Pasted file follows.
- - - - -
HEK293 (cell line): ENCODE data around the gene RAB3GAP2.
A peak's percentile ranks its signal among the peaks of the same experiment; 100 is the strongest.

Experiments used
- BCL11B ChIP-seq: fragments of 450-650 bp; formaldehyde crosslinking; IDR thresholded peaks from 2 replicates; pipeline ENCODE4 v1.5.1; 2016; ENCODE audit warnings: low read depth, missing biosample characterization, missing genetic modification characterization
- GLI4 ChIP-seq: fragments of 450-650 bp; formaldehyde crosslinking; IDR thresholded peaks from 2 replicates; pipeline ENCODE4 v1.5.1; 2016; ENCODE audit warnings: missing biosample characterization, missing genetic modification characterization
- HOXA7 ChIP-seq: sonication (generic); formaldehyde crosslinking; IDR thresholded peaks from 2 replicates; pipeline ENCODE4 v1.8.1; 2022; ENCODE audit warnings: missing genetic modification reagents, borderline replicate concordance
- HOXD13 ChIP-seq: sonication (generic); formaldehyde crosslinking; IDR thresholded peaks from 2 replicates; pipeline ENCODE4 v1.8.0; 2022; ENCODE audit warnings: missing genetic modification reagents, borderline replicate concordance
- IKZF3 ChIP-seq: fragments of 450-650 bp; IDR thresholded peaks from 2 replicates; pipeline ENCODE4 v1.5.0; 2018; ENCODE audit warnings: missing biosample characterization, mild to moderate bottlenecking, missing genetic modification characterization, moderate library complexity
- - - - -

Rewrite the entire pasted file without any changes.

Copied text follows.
HEK293 (cell line): ENCODE data around the gene RAB3GAP2.
A peak's percentile ranks its signal among the peaks of the same experiment; 100 is the strongest.

Experiments used
- BCL11B ChIP-seq: fragments of 450-650 bp; formaldehyde crosslinking; IDR thresholded peaks from 2 replicates; pipeline ENCODE4 v1.5.1; 2016; ENCODE audit warnings: low read depth, missing biosample characterization, missing genetic modification characterization
- GLI4 ChIP-seq: fragments of 450-650 bp; formaldehyde crosslinking; IDR thresholded peaks from 2 replicates; pipeline ENCODE4 v1.5.1; 2016; ENCODE audit warnings: missing biosample characterization, missing genetic modification characterization
- HOXA7 ChIP-seq: sonication (generic); formaldehyde crosslinking; IDR thresholded peaks from 2 replicates; pipeline ENCODE4 v1.8.1; 2022; ENCODE audit warnings: missing genetic modification reagents, borderline replicate concordance
- HOXD13 ChIP-seq: sonication (generic); formaldehyde crosslinking; IDR thresholded peaks from 2 replicates; pipeline ENCODE4 v1.8.0; 2022; ENCODE audit warnings: missing genetic modification reagents, borderline replicate concordance
- IKZF3 ChIP-seq: fragments of 450-650 bp; IDR thresholded peaks from 2 replicates; pipeline ENCODE4 v1.5.0; 2018; ENCODE audit warnings: missing biosample characterization, mild to moderate bottlenecking, missing genetic modification characterization, moderate library complexity